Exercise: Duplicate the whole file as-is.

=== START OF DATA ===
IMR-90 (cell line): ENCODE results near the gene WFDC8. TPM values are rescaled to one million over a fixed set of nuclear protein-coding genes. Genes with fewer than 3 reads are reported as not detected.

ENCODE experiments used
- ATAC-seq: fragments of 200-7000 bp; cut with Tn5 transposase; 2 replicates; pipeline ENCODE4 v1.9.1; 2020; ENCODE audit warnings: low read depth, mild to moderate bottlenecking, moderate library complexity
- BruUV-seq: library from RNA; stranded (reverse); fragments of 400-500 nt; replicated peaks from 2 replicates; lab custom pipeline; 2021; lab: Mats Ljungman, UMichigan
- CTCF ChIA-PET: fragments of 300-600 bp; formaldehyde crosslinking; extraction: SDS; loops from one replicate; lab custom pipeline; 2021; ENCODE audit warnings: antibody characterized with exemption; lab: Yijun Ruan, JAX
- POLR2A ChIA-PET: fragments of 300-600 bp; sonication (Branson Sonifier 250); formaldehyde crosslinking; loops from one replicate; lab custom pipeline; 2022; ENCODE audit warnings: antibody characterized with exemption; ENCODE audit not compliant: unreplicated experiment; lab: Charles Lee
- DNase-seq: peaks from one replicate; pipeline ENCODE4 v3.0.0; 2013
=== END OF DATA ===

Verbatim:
IMR-90 (cell line): ENCODE results near the gene WFDC8. TPM values are rescaled to one million over a fixed set of nuclear protein-coding genes. Genes with fewer than 3 reads are reported as not detected.

ENCODE experiments used
- ATAC-seq: fragments of 200-7000 bp; cut with Tn5 transposase; 2 replicates; pipeline ENCODE4 v1.9.1; 2020; ENCODE audit warnings: low read depth, mild to moderate bottlenecking, moderate library complexity
- BruUV-seq: library from RNA; stranded (reverse); fragments of 400-500 nt; replicated peaks from 2 replicates; lab custom pipeline; 2021; lab: Mats Ljungman, UMichigan
- CTCF ChIA-PET: fragments of 300-600 bp; formaldehyde crosslinking; extraction: SDS; loops from one replicate; lab custom pipeline; 2021; ENCODE audit warnings: antibody characterized with exemption; lab: Yijun Ruan, JAX
- POLR2A ChIA-PET: fragments of 300-600 bp; sonication (Branson Sonifier 250); formaldehyde crosslinking; loops from one replicate; lab custom pipeline; 2022; ENCODE audit warnings: antibody characterized with exemption; ENCODE audit not compliant: unreplicated experiment; lab: Charles Lee
- DNase-seq: peaks from one replicate; pipeline ENCODE4 v3.0.0; 2013